A French immigrant and U.S. Army captain tells the story behind the remarkable act of bravery that earned him the Congressional Medal of Honor.
Son of an American father and an Algerian mother, Groberg lived in Europe until he was 12. His uncle Abdou, whom the author would visit on trips to Algeria, exerted an especially strong influence on him. A witness to the Franco-Algerian War, Abdou taught the boy that “freedom ha[d] to be earned” even it meant risking one’s life. When the author's family immigrated to the United States, Abdou joined the Algerian army to combat a radical Islamist organization, the Groupe Islamique Armé, and died in the line of duty. Vowing to be part of the anti-terrorist solution, the author enlisted in the Army after graduating from college. He began the officer training that ended with a difficult but ultimately successful stint at Ranger School. His first deployment was to the Pech River Valley in Afghanistan, “the most dangerous place on earth.” There, he came face to face with his own greenness as a platoon leader and saw firsthand the way war changed both the men he led and the Afghanis he encountered. A second deployment followed a year and half later, this time as a personal security detachment commander. During one outing of U.S. and Afghani VIPs, Groberg spotted a suicide bomber walking nearby. He sprinted toward the man and pushed him away from the delegation. In the explosion that followed, four men—three of whom were Groberg’s friends—died. The author sustained career-ending injuries and a soul-crushing case of survivor’s guilt that nearly destroyed him. In this short, candid book, Groberg—with the assistance of Sileo (co-author: Fire in My Eyes: An American Warrior’s Journey from Being Blinded on the Battlefield to Gold Medal Victory, 2014, etc.)—offers insight into the profound sense of duty that drives members of the military while celebrating one man’s extraordinary courage.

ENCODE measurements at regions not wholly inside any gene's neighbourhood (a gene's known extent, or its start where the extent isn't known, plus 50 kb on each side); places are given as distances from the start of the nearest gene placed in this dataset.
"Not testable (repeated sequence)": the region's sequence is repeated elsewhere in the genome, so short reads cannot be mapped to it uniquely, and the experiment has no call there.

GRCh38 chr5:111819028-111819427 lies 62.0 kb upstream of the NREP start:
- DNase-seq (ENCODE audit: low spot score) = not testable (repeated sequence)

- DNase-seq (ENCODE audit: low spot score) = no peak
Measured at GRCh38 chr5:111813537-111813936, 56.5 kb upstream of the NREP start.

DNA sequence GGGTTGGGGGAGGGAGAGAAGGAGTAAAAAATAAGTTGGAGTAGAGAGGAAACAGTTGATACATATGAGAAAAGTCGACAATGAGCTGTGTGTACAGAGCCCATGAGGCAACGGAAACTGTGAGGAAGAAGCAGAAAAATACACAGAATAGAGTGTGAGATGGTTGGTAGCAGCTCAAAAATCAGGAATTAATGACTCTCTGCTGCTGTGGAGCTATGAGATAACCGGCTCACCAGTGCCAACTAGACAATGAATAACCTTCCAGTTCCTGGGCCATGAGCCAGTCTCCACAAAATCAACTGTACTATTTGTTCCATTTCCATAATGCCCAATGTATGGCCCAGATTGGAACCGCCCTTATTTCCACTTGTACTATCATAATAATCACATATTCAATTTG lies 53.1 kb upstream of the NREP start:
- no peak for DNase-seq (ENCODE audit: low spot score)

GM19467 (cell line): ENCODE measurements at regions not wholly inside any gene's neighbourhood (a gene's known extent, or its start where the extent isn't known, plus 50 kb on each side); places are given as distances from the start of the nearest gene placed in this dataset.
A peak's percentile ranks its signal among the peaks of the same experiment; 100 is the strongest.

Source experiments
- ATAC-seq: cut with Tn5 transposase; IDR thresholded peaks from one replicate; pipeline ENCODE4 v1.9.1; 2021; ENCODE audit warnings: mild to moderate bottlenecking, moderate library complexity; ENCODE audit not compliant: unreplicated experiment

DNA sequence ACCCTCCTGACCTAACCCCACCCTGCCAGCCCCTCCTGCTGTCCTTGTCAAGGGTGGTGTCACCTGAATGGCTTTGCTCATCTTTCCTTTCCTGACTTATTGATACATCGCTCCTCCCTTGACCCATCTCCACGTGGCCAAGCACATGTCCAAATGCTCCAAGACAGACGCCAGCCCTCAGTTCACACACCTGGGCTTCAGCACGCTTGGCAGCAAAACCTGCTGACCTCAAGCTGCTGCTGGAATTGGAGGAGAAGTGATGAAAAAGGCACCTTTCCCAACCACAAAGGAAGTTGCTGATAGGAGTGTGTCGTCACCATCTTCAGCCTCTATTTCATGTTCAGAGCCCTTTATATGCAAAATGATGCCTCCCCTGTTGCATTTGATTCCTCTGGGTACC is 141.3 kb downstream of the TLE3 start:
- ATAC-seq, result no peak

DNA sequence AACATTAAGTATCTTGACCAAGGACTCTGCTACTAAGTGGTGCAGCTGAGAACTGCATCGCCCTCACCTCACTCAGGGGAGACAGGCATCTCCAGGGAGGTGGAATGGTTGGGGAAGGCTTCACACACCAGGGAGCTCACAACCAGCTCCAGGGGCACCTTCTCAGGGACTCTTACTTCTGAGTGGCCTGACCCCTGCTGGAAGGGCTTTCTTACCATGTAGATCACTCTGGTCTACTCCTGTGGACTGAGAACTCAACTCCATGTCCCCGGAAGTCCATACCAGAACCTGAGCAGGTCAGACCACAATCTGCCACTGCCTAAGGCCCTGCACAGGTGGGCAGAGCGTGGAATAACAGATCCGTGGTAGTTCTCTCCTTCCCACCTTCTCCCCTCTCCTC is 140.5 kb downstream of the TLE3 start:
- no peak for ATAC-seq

An inspiring book about heroism and sacrifice.